An Introduction to Light Novels
What is a Light Novel?
Light novels are books—or more specifically, works of popular fiction from Japan. In Japan they are called ranobe, which is a shortened form of raito noberu, or light novel.
Some things that a light novel is not:
- Manga — a graphic novel (or comic book)
- Anime — an animated TV show or movie
- Visual Novel — an interactive game for computers or video game consoles, in which you read a story accompanied by music, sound effects, and manga-style artwork of the characters
Those pictures are all from adaptations of My Youth Romantic Comedy is Wrong As I Expected, which is a light novel series. Let’s take a look at the first light novel volume, which has been translated into English.
The cover of a light novel looks similar to that of a manga volume, but if you open the book you’ll find lots of words. Light novels such as this one also include some black and white illustrations.
That’s all you really need to know, but if you want to dive in deeper… keep reading!
What Makes a Light Novel Different From a Regular Novel?
In Japan, light novels have become a popular form of entertainment. A typical light novel volume is a bit shorter than a regular one (under 300 pages), is small in size (14.8 cm in height, and 10.6 cm in width), is affordable (around 600-800 yen), includes a number of manga-style illustrations (probably 5 to 10 of them), and is not too difficult to read (generally targeting a young adult audience). Of course, there are exceptions that can be found regarding any one of these points.
Many light novels are serialized, meaning there can be many volumes in a series featuring the same characters and setting. Popular series often get multiple books released in a single year, not so different from how quickly manga volumes are released.
In recent years, there have been many anime adapted from light novels. Manga adaptations for popular light novel series are quite common too. Exposing a franchise to audiences of different mediums is known as cross-promotion. In other words, if you’re a fan of an anime, you might not only buy the Blu-rays for it, but you’ll also buy the light novels that the anime was based on. And then you might buy the manga adaptation, the art book, and a couple figurines too.
Various anime and manga series also tend to get light novel tie-ins of their own. These stories may be spin-offs, prequels, sequels, or direct adaptations.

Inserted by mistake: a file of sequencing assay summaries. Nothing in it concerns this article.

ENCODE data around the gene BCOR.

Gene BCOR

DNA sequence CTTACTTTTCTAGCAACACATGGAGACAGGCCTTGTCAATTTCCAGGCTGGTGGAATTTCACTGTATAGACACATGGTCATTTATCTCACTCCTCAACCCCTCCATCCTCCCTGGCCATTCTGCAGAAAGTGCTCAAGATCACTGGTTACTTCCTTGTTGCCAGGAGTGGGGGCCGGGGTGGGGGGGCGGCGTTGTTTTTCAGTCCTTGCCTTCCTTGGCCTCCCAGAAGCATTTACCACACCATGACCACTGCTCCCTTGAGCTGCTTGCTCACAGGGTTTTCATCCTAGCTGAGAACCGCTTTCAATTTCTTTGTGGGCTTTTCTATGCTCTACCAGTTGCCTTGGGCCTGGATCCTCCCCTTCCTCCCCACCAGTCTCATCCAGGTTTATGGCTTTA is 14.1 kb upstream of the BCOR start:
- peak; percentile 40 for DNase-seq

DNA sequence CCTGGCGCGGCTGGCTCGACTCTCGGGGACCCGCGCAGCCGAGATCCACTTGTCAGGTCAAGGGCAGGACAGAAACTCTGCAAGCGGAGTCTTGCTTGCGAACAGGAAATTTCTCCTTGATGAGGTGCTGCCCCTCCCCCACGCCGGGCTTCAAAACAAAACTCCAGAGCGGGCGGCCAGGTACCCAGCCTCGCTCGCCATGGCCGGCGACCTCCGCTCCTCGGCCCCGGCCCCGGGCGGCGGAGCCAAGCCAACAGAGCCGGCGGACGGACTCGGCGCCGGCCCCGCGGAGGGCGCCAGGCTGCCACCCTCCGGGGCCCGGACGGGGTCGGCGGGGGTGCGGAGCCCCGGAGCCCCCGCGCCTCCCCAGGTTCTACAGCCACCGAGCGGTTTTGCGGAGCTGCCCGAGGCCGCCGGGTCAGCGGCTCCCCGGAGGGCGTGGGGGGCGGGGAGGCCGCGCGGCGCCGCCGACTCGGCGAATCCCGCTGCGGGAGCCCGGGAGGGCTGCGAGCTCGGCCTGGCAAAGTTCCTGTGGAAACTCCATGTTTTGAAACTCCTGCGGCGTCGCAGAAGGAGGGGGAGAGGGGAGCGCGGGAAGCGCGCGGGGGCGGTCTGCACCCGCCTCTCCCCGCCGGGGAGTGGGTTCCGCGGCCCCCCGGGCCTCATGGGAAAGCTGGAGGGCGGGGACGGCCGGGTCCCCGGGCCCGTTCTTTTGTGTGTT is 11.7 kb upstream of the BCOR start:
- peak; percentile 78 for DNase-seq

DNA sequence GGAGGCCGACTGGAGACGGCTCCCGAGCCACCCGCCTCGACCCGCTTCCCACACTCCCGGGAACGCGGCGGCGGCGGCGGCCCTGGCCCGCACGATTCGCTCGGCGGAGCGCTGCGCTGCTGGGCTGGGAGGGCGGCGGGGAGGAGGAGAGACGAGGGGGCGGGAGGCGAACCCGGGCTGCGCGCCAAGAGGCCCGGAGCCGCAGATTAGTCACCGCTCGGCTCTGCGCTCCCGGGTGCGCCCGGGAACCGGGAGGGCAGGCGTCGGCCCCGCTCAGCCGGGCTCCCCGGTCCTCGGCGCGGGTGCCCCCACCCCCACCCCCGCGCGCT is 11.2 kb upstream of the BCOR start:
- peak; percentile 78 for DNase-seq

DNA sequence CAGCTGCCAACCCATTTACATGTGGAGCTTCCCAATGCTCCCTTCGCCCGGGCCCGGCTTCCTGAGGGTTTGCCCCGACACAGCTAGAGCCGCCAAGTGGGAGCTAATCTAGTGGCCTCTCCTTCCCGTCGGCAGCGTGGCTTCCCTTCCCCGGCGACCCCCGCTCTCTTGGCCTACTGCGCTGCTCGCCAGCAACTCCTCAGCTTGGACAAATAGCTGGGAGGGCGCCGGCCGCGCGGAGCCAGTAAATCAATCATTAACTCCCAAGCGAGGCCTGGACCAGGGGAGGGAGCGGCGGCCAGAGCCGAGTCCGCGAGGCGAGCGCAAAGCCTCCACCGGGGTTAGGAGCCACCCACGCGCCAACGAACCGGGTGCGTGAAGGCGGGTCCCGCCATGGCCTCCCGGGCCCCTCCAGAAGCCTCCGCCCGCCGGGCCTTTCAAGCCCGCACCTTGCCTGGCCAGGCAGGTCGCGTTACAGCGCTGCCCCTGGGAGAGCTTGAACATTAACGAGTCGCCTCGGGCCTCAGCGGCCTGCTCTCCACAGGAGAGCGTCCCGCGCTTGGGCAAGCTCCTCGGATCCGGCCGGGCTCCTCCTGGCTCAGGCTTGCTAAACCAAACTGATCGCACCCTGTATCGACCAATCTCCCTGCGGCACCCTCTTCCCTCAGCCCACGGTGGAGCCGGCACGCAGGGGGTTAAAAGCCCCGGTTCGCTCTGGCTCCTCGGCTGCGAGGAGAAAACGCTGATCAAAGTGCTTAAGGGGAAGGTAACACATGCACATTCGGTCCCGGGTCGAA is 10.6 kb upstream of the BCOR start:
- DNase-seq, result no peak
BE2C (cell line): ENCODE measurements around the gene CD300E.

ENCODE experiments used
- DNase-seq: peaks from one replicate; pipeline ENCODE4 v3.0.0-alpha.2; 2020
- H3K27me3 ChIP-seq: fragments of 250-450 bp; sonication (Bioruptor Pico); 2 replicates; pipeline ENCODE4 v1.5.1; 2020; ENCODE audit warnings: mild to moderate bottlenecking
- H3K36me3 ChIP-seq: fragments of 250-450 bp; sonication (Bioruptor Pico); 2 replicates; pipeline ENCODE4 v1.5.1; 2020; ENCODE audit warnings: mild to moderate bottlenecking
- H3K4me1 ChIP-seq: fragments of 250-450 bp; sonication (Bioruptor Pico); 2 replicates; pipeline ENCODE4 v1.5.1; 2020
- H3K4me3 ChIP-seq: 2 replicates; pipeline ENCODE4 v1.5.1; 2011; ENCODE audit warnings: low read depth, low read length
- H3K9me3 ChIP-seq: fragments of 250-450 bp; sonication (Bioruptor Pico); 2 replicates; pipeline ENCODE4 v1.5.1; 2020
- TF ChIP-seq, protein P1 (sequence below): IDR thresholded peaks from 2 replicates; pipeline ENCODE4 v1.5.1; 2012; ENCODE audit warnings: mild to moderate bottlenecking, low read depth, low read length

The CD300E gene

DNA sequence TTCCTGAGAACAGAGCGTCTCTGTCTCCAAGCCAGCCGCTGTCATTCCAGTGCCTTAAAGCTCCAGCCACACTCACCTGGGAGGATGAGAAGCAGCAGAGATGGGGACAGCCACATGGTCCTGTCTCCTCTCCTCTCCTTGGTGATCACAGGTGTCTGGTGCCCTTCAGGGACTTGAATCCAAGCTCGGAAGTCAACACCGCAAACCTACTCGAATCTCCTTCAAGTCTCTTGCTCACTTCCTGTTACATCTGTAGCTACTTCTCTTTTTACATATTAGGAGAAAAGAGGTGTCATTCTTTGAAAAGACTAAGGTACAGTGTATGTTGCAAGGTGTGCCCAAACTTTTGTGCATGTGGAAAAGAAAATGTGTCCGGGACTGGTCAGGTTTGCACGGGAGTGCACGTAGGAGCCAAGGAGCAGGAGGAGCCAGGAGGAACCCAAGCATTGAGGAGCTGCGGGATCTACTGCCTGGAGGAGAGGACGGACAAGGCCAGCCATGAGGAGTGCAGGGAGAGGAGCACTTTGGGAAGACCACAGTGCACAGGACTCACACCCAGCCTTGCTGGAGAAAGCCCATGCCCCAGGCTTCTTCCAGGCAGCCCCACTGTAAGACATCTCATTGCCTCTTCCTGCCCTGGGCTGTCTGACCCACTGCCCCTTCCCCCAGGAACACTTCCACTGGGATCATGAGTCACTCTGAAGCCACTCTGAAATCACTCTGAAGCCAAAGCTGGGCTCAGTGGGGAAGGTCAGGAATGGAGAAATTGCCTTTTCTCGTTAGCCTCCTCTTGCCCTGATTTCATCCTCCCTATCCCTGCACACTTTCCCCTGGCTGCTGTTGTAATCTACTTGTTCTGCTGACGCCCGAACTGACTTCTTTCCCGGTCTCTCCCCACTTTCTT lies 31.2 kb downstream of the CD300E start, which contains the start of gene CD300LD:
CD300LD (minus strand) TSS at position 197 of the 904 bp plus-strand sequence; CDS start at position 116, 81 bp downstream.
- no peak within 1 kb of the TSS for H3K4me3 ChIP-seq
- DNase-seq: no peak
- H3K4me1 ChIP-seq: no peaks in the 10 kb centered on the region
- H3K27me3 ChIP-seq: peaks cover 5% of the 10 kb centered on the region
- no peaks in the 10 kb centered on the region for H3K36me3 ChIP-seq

Now with all of that in mind, I think the answer to “What is a light novel?” ultimately boils down to…
A light novel is a light novel because the publisher says it’s a light novel.
To discern this, you need to check the book’s label–i.e. the imprint owned by a publishing house.
- For example, there’s Dengeki Bunko, the largest light novel label in Japan. It is owned by ASCII Media Works, which is a brand company of Kadokawa. That’s the publishing house. Some of Dengeki Bunko’s most popular works include Sword Art Online, Spice and Wolf, and A Certain Magical Index.
- GA Bunko is a label owned by SB Creative, a publishing branch of Softbank. Their most popular light novel is probably Danmachi (AKA Is it Wrong to Try to Pick Up Girls in a Dungeon?).
- Then there’s Gagaga Bunko, owned by Shougakukan. This label published Oregairu (AKA My Youth Romantic Comedy is Wrong as I Expected).
- MF Books is a Media Factory (Kadokawa) label that’s focused on publishing web novels (stories originally found online) that are aimed toward middle-aged men. For example, The Rising of the Shield Hero.
- For a label targeting a female audience, there’s Kadokawa’s Bean Bunko. They’ve published works like Kokuhaku Yokou Renshuu and Saiunkoku Monogatari.
To learn more about some of Japan’s light novel publishers, click here.
Now I’ll give a quick overview of the publishers translating light novels into English.
- Yen Press has the most series out right now, and created the Yen On imprint in 2014 specifically for light novels. Yen Press is co-owned by Kadokawa Corporation and Hachette Book Group. Some of Yen On’s newest releases are Rokka: Braves of the Six Flowers, Konosbua: God’s Blessing on This Wonderful World!, and Goblin Slayer.
- Tokyopop was the first publisher to translate a large number of light novels into English, but the US publishing division went defunct in 2011. The various series they were releasing were all dropped by then.
- Vertical Inc, One Peace Books, Viz Media, and Seven Seas are each publishing select light novels.
- Cross Infinite World is releasing ebooks for Japanese web novels aimed toward women.
- J-Novel Club is currently releasing chapters of many light novels online in English on a weekly basis. Completed volumes are then released as ebooks. Example works include How a Realist Hero Rebuilt the Kingdom, Grimgar of Fantasy and Ash, Invaders of the Rokujouma!?, and In Another World With My Smartphone.
Why Read Light Novels?
They are good.
What Light Novel Should I Read First?
To get a couple recommendations from five different bloggers, click here.
I Want To Learn More About Light Novels!
I recommend this article. Also, Wikipedia details some of the history of light novels.
You can also look at this site’s old introduction page.